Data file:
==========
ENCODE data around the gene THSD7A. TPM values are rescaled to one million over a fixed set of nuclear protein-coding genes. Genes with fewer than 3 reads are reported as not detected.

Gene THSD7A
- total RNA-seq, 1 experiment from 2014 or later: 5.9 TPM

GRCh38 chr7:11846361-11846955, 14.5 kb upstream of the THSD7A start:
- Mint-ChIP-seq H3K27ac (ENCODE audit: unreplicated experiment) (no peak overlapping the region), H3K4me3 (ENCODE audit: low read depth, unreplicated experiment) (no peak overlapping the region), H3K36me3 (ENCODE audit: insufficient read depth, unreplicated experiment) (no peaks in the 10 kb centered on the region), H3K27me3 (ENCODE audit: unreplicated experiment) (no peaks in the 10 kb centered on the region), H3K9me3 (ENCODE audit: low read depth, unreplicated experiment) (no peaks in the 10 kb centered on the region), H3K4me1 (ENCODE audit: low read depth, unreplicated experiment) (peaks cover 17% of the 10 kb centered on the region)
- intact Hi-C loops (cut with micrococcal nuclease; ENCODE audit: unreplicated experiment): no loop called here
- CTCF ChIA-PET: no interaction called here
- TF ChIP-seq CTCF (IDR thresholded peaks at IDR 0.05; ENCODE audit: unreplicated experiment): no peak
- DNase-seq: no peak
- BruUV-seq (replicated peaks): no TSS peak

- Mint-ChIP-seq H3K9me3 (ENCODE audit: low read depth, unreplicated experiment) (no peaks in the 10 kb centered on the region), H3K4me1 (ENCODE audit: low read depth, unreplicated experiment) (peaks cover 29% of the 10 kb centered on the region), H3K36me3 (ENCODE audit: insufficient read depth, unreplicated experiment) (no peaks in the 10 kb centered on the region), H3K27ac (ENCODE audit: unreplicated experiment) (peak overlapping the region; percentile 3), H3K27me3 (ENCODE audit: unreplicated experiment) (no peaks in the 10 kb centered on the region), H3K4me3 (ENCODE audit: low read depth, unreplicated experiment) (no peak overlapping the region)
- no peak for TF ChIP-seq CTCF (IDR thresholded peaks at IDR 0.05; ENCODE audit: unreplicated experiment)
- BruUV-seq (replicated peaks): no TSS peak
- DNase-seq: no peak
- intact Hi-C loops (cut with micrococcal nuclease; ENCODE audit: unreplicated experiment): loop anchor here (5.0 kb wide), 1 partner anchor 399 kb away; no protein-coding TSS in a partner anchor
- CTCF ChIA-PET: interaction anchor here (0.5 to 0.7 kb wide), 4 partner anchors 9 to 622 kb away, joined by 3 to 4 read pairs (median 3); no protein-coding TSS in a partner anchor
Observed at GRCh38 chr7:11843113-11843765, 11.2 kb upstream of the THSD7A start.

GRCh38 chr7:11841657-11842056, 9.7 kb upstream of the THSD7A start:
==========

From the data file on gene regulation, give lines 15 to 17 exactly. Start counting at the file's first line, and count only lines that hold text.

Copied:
- intact Hi-C loops (cut with micrococcal nuclease; ENCODE audit: unreplicated experiment): loop anchor here (5.0 kb wide), 1 partner anchor 399 kb away; no protein-coding TSS in a partner anchor
- CTCF ChIA-PET: interaction anchor here (0.5 to 0.7 kb wide), 4 partner anchors 9 to 622 kb away, joined by 3 to 4 read pairs (median 3); no protein-coding TSS in a partner anchor
Observed at GRCh38 chr7:11843113-11843765, 11.2 kb upstream of the THSD7A start.